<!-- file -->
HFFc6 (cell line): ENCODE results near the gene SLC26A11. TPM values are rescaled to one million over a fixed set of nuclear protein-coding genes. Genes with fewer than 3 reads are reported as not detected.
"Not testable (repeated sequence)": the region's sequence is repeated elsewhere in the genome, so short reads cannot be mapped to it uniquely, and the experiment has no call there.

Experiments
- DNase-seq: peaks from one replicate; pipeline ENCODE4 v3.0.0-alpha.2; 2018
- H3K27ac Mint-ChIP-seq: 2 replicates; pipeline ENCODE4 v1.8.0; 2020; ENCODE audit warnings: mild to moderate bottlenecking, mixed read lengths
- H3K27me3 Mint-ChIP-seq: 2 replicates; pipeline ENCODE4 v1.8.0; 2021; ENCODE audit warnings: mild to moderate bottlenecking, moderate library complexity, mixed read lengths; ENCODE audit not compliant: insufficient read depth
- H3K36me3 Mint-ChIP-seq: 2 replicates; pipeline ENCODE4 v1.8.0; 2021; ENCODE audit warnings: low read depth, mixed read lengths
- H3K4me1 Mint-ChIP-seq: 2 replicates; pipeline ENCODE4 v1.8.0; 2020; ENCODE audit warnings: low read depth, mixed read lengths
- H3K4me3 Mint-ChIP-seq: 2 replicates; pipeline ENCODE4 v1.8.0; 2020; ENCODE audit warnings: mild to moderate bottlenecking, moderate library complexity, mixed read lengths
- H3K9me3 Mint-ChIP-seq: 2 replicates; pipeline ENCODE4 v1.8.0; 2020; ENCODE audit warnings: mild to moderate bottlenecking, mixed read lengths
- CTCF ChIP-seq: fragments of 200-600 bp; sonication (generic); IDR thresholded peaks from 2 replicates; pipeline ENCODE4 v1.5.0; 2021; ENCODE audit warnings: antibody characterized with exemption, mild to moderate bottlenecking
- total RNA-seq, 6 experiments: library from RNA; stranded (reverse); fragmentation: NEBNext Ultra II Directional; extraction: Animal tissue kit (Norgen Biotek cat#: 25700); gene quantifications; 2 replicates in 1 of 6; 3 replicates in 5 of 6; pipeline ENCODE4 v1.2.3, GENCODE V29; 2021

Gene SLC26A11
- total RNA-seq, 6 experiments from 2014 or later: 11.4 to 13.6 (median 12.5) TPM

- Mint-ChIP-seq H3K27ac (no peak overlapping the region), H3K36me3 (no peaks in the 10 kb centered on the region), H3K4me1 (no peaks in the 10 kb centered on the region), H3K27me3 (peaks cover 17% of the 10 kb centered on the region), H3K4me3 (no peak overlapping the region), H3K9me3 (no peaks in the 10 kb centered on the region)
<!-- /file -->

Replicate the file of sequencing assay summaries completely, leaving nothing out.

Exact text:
HFFc6 (cell line): ENCODE results near the gene SLC26A11. TPM values are rescaled to one million over a fixed set of nuclear protein-coding genes. Genes with fewer than 3 reads are reported as not detected.
"Not testable (repeated sequence)": the region's sequence is repeated elsewhere in the genome, so short reads cannot be mapped to it uniquely, and the experiment has no call there.

Experiments
- DNase-seq: peaks from one replicate; pipeline ENCODE4 v3.0.0-alpha.2; 2018
- H3K27ac Mint-ChIP-seq: 2 replicates; pipeline ENCODE4 v1.8.0; 2020; ENCODE audit warnings: mild to moderate bottlenecking, mixed read lengths
- H3K27me3 Mint-ChIP-seq: 2 replicates; pipeline ENCODE4 v1.8.0; 2021; ENCODE audit warnings: mild to moderate bottlenecking, moderate library complexity, mixed read lengths; ENCODE audit not compliant: insufficient read depth
- H3K36me3 Mint-ChIP-seq: 2 replicates; pipeline ENCODE4 v1.8.0; 2021; ENCODE audit warnings: low read depth, mixed read lengths
- H3K4me1 Mint-ChIP-seq: 2 replicates; pipeline ENCODE4 v1.8.0; 2020; ENCODE audit warnings: low read depth, mixed read lengths
- H3K4me3 Mint-ChIP-seq: 2 replicates; pipeline ENCODE4 v1.8.0; 2020; ENCODE audit warnings: mild to moderate bottlenecking, moderate library complexity, mixed read lengths
- H3K9me3 Mint-ChIP-seq: 2 replicates; pipeline ENCODE4 v1.8.0; 2020; ENCODE audit warnings: mild to moderate bottlenecking, mixed read lengths
- CTCF ChIP-seq: fragments of 200-600 bp; sonication (generic); IDR thresholded peaks from 2 replicates; pipeline ENCODE4 v1.5.0; 2021; ENCODE audit warnings: antibody characterized with exemption, mild to moderate bottlenecking
- total RNA-seq, 6 experiments: library from RNA; stranded (reverse); fragmentation: NEBNext Ultra II Directional; extraction: Animal tissue kit (Norgen Biotek cat#: 25700); gene quantifications; 2 replicates in 1 of 6; 3 replicates in 5 of 6; pipeline ENCODE4 v1.2.3, GENCODE V29; 2021

Gene SLC26A11
- total RNA-seq, 6 experiments from 2014 or later: 11.4 to 13.6 (median 12.5) TPM

- Mint-ChIP-seq H3K27ac (no peak overlapping the region), H3K36me3 (no peaks in the 10 kb centered on the region), H3K4me1 (no peaks in the 10 kb centered on the region), H3K27me3 (peaks cover 17% of the 10 kb centered on the region), H3K4me3 (no peak overlapping the region), H3K9me3 (no peaks in the 10 kb centered on the region)